The night started with La Trappe Quadrupel, a stand out beer for it’s lighter golden color and pronounced alcohol presence. While Bobby found La Trappe quite pleasing — noting a strong dried apple flavor, I found it a little astringent for my taste. La Trappe Quadrupel is an outlier for the style. It’s quite drier and lighter in color than most and lacks a big malty character.
Second, and most widely forgotten, was St. Bernardus Abt. 12. As the legend goes, Abt. 12 is based on the original recipe for Westvleteren’s famous 12, but brewed commercially in a non-Trappist facility. In my notes though it only stands out as a more traditional Quad than La Trappe. Abt. 12 is juicier — raisins and dried cranberries, but still dry. It has a hint of brown sugar, but it’s dry and a bit lifeless. Especially when compared to the original.
Westvleteren 12 was served third. The most revered beer in the world, it didn’t disappoint. 12 is darker than the St. Bernardus interpretation, with a hint of roasted malt. 12 has a big grapey flavor, not entirely unlike Port, raisins in brown sugar. As it sat and breathed the flavors became even more intense and rounder.
Rochefort 10 actually contains more alcohol than the rest of the field, 11.3%, but it hides it well. Grapes and berries are layered all over, with a subtle alcoholic burn. I found 10 to be the spiciest and most balanced. There was just something different; I still can’t exactly place it.
Really, it’s hard to decide which is better or best. Bobby and Sarah liked the La Trappe Quadrupel, but it was my least favorite. Between the Rochefort 10 and Westvleteren XII there was only the thinnest slice of daylight. When we tried guessing which beer was which, I got the first two spot on, but reversed 10 and XII. Who knows, maybe thinking that Rochefort was Westy made it taste just a little bit better.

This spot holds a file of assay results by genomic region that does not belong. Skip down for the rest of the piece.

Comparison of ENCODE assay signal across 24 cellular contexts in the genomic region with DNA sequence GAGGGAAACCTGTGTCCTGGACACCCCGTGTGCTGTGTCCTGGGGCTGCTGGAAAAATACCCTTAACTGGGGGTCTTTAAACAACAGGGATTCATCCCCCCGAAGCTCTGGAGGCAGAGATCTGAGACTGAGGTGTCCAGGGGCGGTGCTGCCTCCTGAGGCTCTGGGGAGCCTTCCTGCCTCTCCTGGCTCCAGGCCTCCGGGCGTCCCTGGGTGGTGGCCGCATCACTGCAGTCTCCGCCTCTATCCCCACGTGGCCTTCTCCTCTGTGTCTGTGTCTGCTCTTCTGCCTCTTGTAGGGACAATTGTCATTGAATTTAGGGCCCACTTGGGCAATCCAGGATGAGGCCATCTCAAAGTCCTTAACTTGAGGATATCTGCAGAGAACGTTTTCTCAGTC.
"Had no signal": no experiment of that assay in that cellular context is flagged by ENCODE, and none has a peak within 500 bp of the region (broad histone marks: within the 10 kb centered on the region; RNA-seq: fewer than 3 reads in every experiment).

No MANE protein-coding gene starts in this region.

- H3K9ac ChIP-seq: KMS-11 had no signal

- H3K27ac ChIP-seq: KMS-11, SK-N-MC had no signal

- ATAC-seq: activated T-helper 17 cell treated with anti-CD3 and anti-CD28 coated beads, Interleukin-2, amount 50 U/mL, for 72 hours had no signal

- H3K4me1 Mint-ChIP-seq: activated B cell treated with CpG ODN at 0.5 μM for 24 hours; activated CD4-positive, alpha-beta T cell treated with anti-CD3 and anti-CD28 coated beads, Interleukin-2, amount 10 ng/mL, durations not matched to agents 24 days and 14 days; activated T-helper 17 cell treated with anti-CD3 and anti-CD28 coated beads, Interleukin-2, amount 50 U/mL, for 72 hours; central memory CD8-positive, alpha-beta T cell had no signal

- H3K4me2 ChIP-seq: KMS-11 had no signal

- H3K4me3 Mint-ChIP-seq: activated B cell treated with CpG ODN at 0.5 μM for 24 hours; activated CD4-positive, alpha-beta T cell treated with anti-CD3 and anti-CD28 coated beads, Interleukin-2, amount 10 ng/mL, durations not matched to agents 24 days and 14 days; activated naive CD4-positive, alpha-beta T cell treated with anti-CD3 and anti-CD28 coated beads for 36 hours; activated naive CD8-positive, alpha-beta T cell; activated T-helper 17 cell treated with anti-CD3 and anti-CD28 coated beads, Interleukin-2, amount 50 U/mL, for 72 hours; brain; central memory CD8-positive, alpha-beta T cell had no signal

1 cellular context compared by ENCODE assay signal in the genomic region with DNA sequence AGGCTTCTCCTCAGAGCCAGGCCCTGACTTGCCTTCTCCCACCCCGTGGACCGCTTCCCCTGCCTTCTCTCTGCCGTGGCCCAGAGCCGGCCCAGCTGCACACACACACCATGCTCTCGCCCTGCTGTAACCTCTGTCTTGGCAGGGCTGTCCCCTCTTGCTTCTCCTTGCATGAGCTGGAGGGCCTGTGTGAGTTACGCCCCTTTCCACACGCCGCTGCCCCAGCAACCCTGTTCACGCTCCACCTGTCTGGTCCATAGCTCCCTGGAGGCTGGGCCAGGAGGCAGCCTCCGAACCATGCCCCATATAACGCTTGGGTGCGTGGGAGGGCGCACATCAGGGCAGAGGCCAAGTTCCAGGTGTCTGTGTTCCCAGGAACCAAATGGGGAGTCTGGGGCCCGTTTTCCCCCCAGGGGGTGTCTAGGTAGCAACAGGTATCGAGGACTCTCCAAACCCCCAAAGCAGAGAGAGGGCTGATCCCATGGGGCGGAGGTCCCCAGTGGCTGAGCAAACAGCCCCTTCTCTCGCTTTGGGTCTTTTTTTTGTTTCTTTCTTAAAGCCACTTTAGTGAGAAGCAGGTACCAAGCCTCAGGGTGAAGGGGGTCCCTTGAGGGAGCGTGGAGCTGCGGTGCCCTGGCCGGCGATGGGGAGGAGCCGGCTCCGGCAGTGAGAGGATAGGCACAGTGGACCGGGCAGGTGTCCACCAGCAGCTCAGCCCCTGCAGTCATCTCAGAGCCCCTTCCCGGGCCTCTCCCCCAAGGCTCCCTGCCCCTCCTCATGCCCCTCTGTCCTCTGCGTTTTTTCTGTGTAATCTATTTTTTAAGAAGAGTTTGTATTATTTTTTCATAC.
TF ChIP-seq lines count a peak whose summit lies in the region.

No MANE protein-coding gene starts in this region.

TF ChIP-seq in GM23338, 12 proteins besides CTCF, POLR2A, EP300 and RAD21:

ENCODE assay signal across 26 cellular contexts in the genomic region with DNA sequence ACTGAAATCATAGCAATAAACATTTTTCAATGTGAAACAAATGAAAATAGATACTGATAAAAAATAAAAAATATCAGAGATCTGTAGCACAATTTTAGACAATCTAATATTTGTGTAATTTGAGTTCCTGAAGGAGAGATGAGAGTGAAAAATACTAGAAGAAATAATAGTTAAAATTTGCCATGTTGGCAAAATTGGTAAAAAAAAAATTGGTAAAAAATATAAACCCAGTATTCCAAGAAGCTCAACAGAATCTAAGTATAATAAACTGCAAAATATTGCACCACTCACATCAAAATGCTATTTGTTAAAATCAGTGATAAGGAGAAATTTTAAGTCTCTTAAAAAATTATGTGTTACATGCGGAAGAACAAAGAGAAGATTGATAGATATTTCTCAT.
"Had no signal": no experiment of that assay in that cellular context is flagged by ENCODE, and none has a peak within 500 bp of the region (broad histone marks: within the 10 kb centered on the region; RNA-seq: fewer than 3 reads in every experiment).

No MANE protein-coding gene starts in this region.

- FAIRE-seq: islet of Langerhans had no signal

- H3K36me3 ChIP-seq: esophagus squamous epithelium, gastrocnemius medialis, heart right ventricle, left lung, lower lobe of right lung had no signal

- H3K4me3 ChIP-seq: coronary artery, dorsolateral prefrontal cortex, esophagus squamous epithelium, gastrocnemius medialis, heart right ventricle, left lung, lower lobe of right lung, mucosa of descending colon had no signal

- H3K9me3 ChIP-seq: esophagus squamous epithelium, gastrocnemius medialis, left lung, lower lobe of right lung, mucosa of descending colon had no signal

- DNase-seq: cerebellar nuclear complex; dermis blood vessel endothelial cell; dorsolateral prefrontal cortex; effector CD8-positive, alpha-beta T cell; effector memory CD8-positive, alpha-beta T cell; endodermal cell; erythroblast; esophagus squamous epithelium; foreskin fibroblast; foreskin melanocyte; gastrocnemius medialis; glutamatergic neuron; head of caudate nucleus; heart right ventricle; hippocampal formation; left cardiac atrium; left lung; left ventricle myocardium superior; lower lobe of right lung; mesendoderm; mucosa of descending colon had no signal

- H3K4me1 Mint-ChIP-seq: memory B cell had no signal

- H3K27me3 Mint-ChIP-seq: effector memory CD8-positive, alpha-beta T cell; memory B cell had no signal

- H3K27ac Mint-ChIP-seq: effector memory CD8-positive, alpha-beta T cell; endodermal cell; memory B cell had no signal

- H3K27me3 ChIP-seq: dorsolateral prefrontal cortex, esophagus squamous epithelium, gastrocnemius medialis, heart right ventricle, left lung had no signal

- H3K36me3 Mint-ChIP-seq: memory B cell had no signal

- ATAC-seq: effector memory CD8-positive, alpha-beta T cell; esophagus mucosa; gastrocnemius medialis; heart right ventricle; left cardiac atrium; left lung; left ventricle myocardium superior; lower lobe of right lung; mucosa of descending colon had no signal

All I know is that both were very, very tasty.
Pannepot is dedicated to Belgian fisherman and their cute little boats.. It’s hard to categorize Pannepot. It’s sort of a stout, but it’s classified as a Quadrupel everywhere I look. I would never call Pannepot a quad — far too much delicious chocolate. There are hints of cherries, raspberries and plums, but this is not as fruity as a traditional Belgian quad. And it’s a velvety smooth beer for 10% alcohol.
I was so intrigued by this beer I went looking for more information. Is it a quad is it a stout? Nothing was cleared up. Many reviews mentioned far more fruit than I. I did find out that De Struise Brouwers started as ostrich farmers and that “struise” is slang for tough, but also means ostrich. That little fact makes this beer even more awesome.
The Lindeman’s Cassis is probably Sarah’s favorite — maybe even better than the Framboise. She loves currants, and Lindeman’s delivers. The fruit juice dominates, followed by a smack of tartness and some sugary sweetness.
Sarah is trying the Lindeman’s lambics again. They are so juicy and sugary. The kriek is bit like cough syrup. I believe they add fake sugars to these beers to keep them sweet, the yeast cannot break down certain sugars. It really tastes like it. Anyone know if it’s true?
To celebrate the New Year, Sarah and I opened a saucy bottle of Rosé de Gambrinus. Rosé is Cantillon’s lambic aged on raspberries and bottled as a geueze. As opposed to the Lou Pepe framboise, Rosé has no sugar added. Our bottle was fresh from the brewery eight months ago, but the raspberry has faded — which is sad. I put it in the fridge to keep it from aging too fast, but I couldn’t save the fruit. Subtle fruity and floral notes are a bit overwhelmed by a yeasty bitterness. If you have any fruit lambics, drink them sooner than later. I learned my lesson the hard way.
I got it! I got it! Now what?
I’m thinking share one for a blind tasting.
Horde one for myself.
And save the rest to be parceled our over the next few years.